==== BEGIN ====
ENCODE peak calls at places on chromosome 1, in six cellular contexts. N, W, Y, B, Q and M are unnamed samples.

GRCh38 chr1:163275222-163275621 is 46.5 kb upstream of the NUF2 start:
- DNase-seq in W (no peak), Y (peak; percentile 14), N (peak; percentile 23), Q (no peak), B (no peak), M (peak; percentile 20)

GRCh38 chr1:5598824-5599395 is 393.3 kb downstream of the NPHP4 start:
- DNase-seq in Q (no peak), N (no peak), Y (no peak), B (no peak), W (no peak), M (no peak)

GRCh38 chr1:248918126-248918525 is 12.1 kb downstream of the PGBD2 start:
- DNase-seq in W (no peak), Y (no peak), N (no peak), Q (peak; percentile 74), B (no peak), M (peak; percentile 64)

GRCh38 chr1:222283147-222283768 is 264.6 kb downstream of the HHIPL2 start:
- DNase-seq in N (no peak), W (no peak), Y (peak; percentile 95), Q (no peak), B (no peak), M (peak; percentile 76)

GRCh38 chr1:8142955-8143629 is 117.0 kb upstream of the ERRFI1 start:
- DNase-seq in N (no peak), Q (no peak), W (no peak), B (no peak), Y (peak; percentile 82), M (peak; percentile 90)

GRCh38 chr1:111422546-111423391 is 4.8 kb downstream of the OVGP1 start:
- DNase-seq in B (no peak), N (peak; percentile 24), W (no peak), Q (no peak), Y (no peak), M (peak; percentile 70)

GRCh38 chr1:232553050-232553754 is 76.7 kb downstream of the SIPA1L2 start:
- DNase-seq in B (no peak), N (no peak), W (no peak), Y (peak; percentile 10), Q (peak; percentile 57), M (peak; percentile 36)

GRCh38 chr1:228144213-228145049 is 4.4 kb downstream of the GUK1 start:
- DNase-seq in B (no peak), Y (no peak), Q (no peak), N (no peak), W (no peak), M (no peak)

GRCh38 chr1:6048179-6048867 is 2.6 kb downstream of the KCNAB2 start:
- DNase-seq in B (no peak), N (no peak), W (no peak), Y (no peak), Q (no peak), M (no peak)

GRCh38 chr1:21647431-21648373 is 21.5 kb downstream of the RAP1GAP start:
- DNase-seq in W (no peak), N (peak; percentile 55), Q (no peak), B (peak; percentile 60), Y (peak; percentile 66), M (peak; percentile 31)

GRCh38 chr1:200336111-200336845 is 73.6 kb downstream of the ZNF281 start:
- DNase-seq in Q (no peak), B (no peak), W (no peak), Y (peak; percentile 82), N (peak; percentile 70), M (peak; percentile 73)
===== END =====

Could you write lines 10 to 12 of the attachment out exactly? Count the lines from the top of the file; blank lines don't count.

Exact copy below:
GRCh38 chr1:8142955-8143629 is 117.0 kb upstream of the ERRFI1 start:
- DNase-seq in N (no peak), Q (no peak), W (no peak), B (no peak), Y (peak; percentile 82), M (peak; percentile 90)

GRCh38 chr1:111422546-111423391 is 4.8 kb downstream of the OVGP1 start: